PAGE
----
In a striking statement, the Supreme Court criticised the Indian Army’s resistance to provide permanent commission to women officers, calling for ‘true equality in the Army’.
A bench of Justices D Y Chandrachud and Ajay Rastogi stated that any restrictions were “based on sex stereotypes premised on assumptions about socially ascribed roles of gender which discriminates against women”.
Arguing against the Army’s position, many women officers of the Army, in a written note to the apex court stated that the reasons given for the exclusion of women in combat roles should be rejected, writing in part,
“The Women Officers have demonstrated that they do not lack in any manner in the roles that have been assigned to them… Women Officers have been working to the best of their capacities and capabilities since they were first inducted in 1992 for the last 27-28 years”. The Times of India editorial welcomed the decision by the apex court –
“This is a big step for gender equality in the army and paves the way for women officers being granted superior responsibilities commensurate with their capabilities. True, combat roles are still not open to Indian women army officers. But that now women can be full colonels and above in army service corps, ordnance, education corps, judge advocate general, engineers, signals, intelligence, etc is definitely a step in the right direction”.
I wholeheartedly welcome Honble Supreme Court’s judgement on giving the Women officers permanent commission in the Armed Forces. PM Shri @narendramodi has supported the idea of permanent commission for women & announced the change in policy in his Independence Day speech in 2018.— Rajnath Singh (@rajnathsingh) February 17, 2020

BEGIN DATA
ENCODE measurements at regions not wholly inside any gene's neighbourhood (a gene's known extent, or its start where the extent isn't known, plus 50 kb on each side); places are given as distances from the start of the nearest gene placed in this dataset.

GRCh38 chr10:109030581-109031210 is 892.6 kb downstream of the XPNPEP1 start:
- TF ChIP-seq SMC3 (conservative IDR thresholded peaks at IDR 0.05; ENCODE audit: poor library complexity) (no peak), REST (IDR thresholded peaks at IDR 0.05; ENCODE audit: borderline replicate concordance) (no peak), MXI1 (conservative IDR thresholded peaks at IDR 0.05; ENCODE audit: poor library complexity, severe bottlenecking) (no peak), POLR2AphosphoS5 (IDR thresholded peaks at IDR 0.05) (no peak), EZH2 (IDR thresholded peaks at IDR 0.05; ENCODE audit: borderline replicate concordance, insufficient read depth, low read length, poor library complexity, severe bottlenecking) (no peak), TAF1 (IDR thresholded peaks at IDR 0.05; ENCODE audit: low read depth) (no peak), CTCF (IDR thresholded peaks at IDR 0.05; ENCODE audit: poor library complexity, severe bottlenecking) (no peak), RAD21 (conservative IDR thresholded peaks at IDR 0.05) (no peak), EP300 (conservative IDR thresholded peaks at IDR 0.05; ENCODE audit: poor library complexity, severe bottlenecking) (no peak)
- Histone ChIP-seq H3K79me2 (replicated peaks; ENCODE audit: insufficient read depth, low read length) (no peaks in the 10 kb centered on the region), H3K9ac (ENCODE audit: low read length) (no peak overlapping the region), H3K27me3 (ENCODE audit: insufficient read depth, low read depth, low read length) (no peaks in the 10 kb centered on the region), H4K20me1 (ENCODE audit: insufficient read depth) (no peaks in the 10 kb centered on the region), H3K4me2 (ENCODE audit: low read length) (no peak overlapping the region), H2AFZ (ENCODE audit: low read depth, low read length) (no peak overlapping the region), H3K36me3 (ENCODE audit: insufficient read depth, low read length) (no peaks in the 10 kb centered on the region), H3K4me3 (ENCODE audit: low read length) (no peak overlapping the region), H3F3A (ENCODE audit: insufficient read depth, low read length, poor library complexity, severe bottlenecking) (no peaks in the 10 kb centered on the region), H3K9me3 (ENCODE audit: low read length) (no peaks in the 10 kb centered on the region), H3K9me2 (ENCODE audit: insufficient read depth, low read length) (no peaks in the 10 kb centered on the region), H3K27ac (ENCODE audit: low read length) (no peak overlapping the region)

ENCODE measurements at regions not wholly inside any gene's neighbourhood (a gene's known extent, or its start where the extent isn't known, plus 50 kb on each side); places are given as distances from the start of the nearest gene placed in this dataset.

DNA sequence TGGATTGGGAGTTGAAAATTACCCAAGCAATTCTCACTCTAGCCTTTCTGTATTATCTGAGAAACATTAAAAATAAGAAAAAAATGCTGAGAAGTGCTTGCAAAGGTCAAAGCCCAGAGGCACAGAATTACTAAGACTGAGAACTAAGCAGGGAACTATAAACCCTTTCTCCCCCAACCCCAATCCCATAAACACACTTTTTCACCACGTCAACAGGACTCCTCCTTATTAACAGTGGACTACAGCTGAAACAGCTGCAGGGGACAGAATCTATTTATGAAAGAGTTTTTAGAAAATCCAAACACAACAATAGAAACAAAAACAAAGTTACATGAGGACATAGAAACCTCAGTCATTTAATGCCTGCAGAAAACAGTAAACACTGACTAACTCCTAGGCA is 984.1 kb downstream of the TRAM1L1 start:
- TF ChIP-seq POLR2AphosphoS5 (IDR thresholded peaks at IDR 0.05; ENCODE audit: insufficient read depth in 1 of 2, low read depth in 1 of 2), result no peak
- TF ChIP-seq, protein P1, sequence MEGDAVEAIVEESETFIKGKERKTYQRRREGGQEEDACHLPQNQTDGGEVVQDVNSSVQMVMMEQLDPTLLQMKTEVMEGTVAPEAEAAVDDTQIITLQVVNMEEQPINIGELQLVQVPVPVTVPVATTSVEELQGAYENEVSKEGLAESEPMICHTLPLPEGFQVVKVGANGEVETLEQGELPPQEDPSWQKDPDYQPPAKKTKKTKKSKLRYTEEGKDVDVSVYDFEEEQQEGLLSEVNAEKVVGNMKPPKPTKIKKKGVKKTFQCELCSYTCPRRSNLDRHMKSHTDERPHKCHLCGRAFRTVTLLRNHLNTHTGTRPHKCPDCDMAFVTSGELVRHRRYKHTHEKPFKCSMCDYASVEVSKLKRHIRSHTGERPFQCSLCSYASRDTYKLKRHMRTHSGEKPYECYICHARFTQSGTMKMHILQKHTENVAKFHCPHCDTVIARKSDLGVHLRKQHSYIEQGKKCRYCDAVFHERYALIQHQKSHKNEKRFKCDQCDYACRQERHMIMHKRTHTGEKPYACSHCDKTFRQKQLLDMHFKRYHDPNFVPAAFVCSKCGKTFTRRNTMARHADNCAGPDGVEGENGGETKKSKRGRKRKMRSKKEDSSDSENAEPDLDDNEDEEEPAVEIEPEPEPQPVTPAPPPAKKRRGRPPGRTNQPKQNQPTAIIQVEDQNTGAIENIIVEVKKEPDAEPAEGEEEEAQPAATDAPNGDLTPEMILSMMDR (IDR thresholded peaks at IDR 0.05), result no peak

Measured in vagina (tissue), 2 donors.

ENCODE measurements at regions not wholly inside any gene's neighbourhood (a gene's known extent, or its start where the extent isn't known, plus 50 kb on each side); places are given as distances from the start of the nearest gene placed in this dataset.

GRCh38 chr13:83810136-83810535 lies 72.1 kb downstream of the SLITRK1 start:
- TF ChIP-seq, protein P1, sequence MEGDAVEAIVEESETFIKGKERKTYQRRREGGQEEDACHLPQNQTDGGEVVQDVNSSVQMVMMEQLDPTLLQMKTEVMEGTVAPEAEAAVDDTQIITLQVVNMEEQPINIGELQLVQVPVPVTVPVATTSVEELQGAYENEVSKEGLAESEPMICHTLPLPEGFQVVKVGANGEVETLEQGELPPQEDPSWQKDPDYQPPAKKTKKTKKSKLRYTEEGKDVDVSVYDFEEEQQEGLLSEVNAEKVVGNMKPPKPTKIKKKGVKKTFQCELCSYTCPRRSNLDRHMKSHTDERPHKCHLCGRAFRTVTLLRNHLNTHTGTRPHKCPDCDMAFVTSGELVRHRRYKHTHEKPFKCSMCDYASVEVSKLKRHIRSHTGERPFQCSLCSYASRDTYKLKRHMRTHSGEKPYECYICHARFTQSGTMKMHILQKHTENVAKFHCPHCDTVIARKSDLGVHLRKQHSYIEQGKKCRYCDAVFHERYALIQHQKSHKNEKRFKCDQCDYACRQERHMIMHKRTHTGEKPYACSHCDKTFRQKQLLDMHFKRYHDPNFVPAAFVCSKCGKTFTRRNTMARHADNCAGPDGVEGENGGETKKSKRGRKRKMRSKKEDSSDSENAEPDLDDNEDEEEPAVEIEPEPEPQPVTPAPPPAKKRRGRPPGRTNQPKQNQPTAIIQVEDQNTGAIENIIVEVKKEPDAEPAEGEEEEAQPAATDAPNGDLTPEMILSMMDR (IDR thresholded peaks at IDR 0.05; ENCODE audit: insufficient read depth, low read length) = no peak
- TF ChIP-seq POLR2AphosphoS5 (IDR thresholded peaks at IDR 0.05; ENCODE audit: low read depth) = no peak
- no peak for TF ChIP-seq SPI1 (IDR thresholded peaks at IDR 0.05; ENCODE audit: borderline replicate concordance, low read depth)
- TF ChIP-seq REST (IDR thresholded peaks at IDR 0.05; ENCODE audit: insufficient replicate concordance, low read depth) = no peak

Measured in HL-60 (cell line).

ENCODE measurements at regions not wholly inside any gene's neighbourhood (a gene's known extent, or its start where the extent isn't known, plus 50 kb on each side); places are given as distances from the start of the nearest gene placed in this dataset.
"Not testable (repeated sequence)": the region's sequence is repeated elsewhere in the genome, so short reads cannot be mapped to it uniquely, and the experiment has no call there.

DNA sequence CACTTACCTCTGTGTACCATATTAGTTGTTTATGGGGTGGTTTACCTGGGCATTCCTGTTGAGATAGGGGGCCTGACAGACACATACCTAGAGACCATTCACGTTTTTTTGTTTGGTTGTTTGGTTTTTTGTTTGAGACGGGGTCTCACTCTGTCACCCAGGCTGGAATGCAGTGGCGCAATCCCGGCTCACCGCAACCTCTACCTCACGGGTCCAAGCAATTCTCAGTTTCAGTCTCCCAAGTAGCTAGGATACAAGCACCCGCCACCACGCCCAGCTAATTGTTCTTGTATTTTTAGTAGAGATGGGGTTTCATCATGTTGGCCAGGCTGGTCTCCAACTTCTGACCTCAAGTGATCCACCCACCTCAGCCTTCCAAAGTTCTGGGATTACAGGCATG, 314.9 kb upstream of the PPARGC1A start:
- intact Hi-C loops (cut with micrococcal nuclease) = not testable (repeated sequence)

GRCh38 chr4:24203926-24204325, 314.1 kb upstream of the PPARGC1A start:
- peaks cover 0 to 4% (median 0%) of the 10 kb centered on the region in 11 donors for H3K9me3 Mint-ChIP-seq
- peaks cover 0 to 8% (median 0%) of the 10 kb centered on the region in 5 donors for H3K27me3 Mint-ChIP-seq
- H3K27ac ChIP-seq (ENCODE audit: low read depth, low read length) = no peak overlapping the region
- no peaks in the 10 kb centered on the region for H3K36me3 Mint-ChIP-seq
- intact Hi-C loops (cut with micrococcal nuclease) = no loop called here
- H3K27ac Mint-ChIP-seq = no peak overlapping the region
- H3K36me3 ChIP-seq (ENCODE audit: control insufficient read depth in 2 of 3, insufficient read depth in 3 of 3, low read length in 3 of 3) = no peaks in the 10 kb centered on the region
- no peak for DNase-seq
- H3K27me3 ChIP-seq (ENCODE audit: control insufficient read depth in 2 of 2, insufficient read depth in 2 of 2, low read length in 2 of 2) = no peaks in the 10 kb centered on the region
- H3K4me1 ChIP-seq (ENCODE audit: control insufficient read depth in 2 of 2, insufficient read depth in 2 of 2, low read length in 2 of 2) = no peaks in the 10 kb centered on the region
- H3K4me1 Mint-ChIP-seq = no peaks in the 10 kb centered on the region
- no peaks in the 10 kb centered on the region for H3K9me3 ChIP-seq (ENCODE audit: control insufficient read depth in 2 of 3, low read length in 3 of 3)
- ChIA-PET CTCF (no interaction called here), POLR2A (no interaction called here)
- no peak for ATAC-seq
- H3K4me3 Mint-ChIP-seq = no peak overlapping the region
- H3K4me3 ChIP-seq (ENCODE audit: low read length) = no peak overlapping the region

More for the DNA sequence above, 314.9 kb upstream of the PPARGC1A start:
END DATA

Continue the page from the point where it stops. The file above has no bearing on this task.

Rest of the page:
Representing the Indian Army, senior advocate R Balasubramanian stated a few reasons why women would not be suitable candidates for combat roles as they would have to deal with pregnancy and taking care of the family, lack of physical capability and difficulty women officers would face in areas where soldiers lived with ‘minimal facility for habitat and hygiene’. N.C. Asthana, retired IPS officer, former ADG CRPF, in a column for The Wire, writes on the Army’s sexist arguments –
“The oft-quoted argument of lower physical standards of women is no longer valid in modern warfare and combat. There is no need to appeal to the army for a change of mind-set. Sheer logic, as well as precedent from other countries, demands that if they have to have women in the army, they cannot be allowed to retain them as mere showpieces for the Republic Day Parade or for performing stunts on motorbikes, basically for the amusement of spectators”.
In a 2018 interview, then Indian Army Chief General Bipin Rawat stated the army wasn’t ready for Indian women officers giving reasons which echo those given by the army’s advocate in front of the Supreme Court recently. However, as advocates Meenakshi Lekhi and Aishwarya Bhati stated at the Supreme Court, of the 1653 women officers in the Indian army, 30% were deployed to conflict areas.